I also did the art activity that I referenced earl myself. I was surprised what came to my mind when I started drawing my anxiety monster. What I thought of when I was drawing it is how stressed and tired my anxiety makes me feel sometimes.
I started drawing my monster to be an old person with crazy hair, but then had a memory about when I was a kid and watched the movie Signs. There’s a scene in that movie where an alien crosses across the screen briefly. That part always freaked me out!
I think that drawing my anxiety monster brought out some fears that I have been trying to avoid thinking about for a long time! When I was a kid, I remember being afraid that aliens would come and abduct me in my sleep. Luckily I no longer have that fear, but apparently it’s still something that comes up for me sometimes!
The uncertainty and constant changes we’ve been facing over the past year have led to added stress for all of us. Some people may be better at hiding it than others, but I think it’s safe to say we’ve all been affected in one way or another.
I’ve personally been pretty proud of how well my kids have adjusted and adapted to all this uncertainty! Our school has gone back and forth from virtual school to in-person multiple times this year. Some weeks that change has come unexpectedly, and everyone has had to quickly adjust.
Thank goodness kids are resilient.
At the same time, that constant need to adapt and change their routine has been hard on them! So no wonder the rate of childhood anxiety is going up.
The good news is that there is hope. Taking time to talk to your kids about how they feel and empowering them to cope with their fears can help.
Strategies For Managing Anxiety In Kids
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There are tons of books that can help you start a conversation with your child about what’s causing their anxiety. Here are a few of my favorite:
My Monster and Me by Nadiya Hussain
Penelope Perfect by Shannon Anderson
Wilma Jean the Worry Machine by Julia Cook
Jonathan James and the Whatif Monster by Michelle Nelson-Schmidt
Worry Says What by Allison Edwards
Ruby Finds a Worry by Tom Percival
These are great workbooks for parents to do at home with their kids.
- Worry Wars: An Anxiety Workbook for Kids and Their Special Adult by Paris Goodyear Brown
- What To Do When You Worry Too Much: A Kids Guide To Overcoming Anxiety by Dawn Huebner
- Worry Stone: When my son was having issues with anxiety about going to school last year his school counselor gave him a strategy that really helped him! She gave him a worry stone that he kept in his pocket and could hold when he was starting to get upset. He carried it everywhere and it really helped him a lot!
- Worry Pet: Here’s a really cool similar strategy. If you’re feeling crafty, you and your child can make a worry pet. They can use take it to school to remind them to use their calm down strategies when they’re feeling anxious. It also helps them know that they have something friendly in their bag in case they need it.
- Homemade Play Doh: You can make play doh with your kids and add soothing essential oils like lavender. Playing with play doh is a great way to pound out your frustrations or stress! Here’s one recipe for Calming Homemade Playdough by Brandi Brown.
- Worry Worms– This is a great way for your child to tell you about what their worries are without even realizing it. It’s adapted from Paris Goodyear Brown’s book Worry Wars and an activity I used often with my play therapy clients. All you have to do is make worms out of construction paper and hide them around your house. Every time your child finds a worm, they have to tell you something they worry about. It’s an easy way to get the conversation about anxiety going with your child.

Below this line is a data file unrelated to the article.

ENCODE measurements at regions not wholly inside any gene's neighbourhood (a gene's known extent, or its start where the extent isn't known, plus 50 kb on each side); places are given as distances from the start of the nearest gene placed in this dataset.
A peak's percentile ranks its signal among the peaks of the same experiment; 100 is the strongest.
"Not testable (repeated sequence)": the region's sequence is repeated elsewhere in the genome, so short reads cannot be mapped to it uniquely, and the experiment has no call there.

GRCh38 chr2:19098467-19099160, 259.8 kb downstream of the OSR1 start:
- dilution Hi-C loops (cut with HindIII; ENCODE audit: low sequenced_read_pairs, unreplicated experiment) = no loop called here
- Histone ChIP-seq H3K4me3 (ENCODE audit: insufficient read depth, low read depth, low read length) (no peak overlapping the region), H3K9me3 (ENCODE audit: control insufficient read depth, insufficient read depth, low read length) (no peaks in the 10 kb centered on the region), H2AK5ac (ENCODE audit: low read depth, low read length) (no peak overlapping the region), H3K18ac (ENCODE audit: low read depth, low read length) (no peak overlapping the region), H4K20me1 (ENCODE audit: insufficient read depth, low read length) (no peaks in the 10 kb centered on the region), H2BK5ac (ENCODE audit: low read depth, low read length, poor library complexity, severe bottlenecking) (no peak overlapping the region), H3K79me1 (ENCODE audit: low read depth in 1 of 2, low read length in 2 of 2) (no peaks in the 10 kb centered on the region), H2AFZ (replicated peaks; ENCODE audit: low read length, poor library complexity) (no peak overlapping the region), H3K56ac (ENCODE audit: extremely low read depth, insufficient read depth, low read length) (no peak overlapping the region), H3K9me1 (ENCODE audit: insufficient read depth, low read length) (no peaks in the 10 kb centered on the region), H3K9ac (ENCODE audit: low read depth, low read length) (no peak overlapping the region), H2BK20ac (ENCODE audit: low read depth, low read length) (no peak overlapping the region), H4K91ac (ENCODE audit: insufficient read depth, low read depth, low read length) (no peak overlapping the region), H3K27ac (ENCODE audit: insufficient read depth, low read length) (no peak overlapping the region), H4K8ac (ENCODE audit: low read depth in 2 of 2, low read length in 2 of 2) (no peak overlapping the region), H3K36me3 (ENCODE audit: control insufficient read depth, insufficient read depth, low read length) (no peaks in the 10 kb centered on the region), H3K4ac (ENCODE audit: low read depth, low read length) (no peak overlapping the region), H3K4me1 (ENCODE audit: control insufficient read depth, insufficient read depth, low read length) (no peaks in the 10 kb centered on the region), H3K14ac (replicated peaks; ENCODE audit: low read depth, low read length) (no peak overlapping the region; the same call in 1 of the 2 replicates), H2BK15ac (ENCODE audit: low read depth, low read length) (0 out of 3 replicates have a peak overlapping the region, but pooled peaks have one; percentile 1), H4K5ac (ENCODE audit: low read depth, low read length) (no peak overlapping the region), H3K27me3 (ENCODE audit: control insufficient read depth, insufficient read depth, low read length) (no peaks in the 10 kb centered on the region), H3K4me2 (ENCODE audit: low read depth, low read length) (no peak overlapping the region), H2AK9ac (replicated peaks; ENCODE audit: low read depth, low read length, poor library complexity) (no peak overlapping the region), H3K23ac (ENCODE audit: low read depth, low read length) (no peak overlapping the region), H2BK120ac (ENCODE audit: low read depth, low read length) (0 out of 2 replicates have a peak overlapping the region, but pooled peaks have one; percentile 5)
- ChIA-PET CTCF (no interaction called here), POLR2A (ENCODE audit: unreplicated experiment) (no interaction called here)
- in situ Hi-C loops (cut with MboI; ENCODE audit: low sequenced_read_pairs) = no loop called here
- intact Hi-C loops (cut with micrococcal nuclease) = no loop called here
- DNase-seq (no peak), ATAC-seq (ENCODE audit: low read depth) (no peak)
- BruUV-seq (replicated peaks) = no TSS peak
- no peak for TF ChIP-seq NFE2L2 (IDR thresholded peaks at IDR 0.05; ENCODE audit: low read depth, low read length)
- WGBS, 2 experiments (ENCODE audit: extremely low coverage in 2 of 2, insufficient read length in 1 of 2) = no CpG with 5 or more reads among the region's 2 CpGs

- Here are 40+ Mindfulness Activities by fellow mom blogger Alice at Mommy to Mom. She breaks them down by age and even has some ideas for teaching mindfulness to your babies!
- We love doing Cosmic Kids Yoga on Youtube. There are some really fun videos like Pokemon, Minecraft, and Harry Potter that are great for little boys. They have tons of different ones for every age and interest though.
- Calm Down Glitter Jar: This article from Kumarah Yoga teaches you how to make a calm down glitter jar. Depending on how flexible their teacher is, this is another strategy that your child could use a school.
Hopefully these strategies will help you and your child manage anxiety better. I have a few more strategies included in my previous post 8 Tips for Helping Kids with Back to School Anxiety.
If your child is experiencing anxiety or worry to the point where you feel like it’s beyond something you can help them with please make sure to seek professional help.
If you’re unsure if your child is anxious, here are a few common symptoms of anxiety in kids to look out for:
- Difficulty sleeping or frequently waking up in the middle of the night (after already sleeping through the night).
- Frequent stomach aches without an underlying medical reason.
- Clinginess to parents or becoming really upset when having to separate from caregiver.
- Explosive outbursts- this can sometimes be misinterpreted as misbehavior.
- Difficulty sitting still and/or constantly fidgeting.
These aren’t the only indicators that a child is anxious. Sometimes it can be hard to know if a child is struggling because many of the symptoms above can also be normal depending on their stage of development. Check out this article on Child Mind Institute for their advice on when to worry about an anxious child.
Calling your child’s pediatrician is always a great place to start. You can also find a registered play therapist on the Association For Play Therapy’s website here.